The distribution of the manual, the first of its kind here, follows a series of revelations by victims of sexual violence at schools in line with the ongoing #MeToo movement nationwide.
The manual outlines a five-point response to sexual harassment and sexual assault at schools, covering topics from how to protect victims from secondary damage to what measures to take against predators.
It also provides specific examples of sexual misconduct that can happen in school settings and the kinds of secondary damage victims can experience.
Many of the victims, mostly female students, have said they were blamed for coming forward or being forced to understand or forgive predators after they accused teachers or fellow students of sexual abuse.
“This manual was made to thoroughly protect victims at schools and more systemically respond to (sexual violence) cases so that a culture of protecting human rights among members of the school (community) as well as gender sensitivity can take root,” the ministry said in a press release.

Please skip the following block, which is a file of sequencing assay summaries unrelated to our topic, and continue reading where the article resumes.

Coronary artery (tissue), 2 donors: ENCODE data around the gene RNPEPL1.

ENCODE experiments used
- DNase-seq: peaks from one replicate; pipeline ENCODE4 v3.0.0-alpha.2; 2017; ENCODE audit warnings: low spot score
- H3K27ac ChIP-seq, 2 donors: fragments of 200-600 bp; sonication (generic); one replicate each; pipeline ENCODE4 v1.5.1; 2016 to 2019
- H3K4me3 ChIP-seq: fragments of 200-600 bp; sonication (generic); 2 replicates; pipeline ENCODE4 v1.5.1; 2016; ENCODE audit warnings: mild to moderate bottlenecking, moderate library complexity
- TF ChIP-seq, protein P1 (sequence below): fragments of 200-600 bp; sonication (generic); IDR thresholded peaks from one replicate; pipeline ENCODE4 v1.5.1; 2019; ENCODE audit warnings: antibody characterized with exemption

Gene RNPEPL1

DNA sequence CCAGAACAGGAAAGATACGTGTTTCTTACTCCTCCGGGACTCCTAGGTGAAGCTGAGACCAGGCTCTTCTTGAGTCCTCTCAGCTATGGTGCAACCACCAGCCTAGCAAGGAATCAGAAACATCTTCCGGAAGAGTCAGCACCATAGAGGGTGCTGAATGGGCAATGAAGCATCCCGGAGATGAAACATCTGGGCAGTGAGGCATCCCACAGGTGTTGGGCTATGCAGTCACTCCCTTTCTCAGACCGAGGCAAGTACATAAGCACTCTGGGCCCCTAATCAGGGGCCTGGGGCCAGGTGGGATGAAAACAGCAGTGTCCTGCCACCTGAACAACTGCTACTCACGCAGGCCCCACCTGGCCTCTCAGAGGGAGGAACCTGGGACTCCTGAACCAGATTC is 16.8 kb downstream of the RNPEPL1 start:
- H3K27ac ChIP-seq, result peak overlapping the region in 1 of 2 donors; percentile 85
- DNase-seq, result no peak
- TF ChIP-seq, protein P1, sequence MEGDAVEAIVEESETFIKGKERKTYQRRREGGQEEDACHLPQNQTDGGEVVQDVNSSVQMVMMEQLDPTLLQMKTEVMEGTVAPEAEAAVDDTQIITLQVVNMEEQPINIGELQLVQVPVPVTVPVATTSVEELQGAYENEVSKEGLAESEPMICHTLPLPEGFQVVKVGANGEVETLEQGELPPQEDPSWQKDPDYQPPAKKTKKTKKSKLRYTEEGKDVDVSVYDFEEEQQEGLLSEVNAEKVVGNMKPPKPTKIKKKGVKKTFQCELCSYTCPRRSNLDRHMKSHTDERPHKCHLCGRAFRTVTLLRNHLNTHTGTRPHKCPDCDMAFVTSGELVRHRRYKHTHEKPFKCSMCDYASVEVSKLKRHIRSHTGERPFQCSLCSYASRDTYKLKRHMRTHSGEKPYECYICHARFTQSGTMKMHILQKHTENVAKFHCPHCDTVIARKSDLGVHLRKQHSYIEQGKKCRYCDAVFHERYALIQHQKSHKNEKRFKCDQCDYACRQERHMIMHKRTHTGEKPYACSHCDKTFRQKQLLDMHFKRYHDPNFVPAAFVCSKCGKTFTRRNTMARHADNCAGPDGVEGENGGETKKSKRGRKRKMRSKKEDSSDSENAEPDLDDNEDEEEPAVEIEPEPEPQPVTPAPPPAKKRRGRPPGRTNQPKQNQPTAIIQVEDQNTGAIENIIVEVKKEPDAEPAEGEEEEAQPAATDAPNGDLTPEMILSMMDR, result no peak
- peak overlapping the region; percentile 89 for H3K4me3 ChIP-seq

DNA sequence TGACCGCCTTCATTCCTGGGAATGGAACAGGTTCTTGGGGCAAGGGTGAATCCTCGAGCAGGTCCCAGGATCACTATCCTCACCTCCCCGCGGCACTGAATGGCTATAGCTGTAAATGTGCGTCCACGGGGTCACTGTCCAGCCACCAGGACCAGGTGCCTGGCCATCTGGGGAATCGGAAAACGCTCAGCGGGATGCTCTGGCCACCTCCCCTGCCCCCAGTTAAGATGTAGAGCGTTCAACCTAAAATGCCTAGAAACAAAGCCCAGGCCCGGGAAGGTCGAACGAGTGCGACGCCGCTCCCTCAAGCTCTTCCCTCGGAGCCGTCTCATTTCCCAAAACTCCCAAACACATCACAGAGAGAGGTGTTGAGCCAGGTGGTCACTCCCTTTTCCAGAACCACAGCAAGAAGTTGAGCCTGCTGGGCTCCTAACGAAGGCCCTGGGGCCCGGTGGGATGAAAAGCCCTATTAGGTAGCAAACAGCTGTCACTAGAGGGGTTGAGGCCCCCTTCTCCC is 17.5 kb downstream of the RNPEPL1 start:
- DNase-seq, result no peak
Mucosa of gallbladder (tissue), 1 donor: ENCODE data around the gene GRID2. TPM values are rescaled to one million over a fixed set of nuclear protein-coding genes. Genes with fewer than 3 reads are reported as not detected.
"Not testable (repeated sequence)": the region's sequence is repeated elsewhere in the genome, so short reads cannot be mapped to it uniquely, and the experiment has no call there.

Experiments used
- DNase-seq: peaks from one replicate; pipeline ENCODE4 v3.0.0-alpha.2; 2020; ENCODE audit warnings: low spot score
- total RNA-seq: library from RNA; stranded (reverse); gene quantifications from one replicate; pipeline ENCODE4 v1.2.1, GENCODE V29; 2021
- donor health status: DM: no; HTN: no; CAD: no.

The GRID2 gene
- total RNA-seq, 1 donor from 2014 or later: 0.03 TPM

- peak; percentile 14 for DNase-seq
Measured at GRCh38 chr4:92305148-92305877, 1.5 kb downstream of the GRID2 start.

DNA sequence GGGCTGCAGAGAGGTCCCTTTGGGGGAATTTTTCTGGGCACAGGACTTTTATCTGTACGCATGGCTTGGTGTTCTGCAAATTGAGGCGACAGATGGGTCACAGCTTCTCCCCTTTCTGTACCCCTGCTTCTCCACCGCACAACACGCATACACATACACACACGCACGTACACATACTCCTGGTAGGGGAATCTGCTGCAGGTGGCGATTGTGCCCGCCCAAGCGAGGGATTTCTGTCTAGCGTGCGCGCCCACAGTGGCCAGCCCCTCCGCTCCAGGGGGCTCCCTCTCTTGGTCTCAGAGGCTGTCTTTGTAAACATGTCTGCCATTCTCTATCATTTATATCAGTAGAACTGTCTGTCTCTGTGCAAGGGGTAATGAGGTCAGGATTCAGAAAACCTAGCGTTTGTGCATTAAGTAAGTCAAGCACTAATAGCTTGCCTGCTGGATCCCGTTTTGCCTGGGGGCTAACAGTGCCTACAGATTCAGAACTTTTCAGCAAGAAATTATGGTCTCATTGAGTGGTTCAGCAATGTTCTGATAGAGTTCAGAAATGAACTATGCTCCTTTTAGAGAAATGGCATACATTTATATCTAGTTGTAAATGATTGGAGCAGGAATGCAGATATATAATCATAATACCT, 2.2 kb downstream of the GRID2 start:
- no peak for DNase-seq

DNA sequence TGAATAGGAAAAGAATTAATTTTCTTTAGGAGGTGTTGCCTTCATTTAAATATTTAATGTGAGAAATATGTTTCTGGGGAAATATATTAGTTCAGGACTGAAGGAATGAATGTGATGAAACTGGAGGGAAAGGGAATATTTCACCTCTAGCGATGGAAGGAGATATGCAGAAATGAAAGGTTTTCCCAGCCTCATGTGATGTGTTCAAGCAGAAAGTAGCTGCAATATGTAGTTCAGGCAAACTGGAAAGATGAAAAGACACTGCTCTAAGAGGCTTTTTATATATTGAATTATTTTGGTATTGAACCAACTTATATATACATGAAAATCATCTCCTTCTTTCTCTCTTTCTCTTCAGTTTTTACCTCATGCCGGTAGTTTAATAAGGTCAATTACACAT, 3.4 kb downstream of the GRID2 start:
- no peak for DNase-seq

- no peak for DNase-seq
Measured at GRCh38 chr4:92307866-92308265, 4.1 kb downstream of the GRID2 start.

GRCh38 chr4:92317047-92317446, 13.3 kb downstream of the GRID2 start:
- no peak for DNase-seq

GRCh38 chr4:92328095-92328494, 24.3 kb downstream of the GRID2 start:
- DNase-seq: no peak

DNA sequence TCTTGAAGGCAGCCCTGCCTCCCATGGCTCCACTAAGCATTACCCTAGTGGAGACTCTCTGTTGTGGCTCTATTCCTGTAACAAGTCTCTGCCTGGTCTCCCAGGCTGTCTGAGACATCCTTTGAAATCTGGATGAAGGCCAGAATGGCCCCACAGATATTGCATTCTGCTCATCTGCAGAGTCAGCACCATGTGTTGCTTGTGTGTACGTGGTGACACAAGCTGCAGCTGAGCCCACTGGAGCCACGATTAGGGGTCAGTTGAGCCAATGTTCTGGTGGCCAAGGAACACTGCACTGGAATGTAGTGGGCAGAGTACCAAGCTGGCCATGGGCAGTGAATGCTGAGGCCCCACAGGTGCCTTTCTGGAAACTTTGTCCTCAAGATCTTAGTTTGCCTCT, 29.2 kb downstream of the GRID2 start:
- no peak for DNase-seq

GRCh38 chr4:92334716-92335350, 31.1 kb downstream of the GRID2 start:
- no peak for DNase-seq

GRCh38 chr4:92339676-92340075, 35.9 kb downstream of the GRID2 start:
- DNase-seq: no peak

The nationwide #MeToo movement began in traditionally patriarchal South Korea early last year and quickly spread to schools, leading victims from some 65 schools to publicly speak out about sexual misconduct by peers and teachers.
In the latest revelation in January, a girl who attends an Incheon-based high school brought public attention to misogynistic comments by teachers via social media.
According to the post, one teacher said to students that school uniforms are the most erotic outfits because they trigger one's vulgar imagination. Another teacher reportedly said that ugly girls should be killed and chopped into pieces.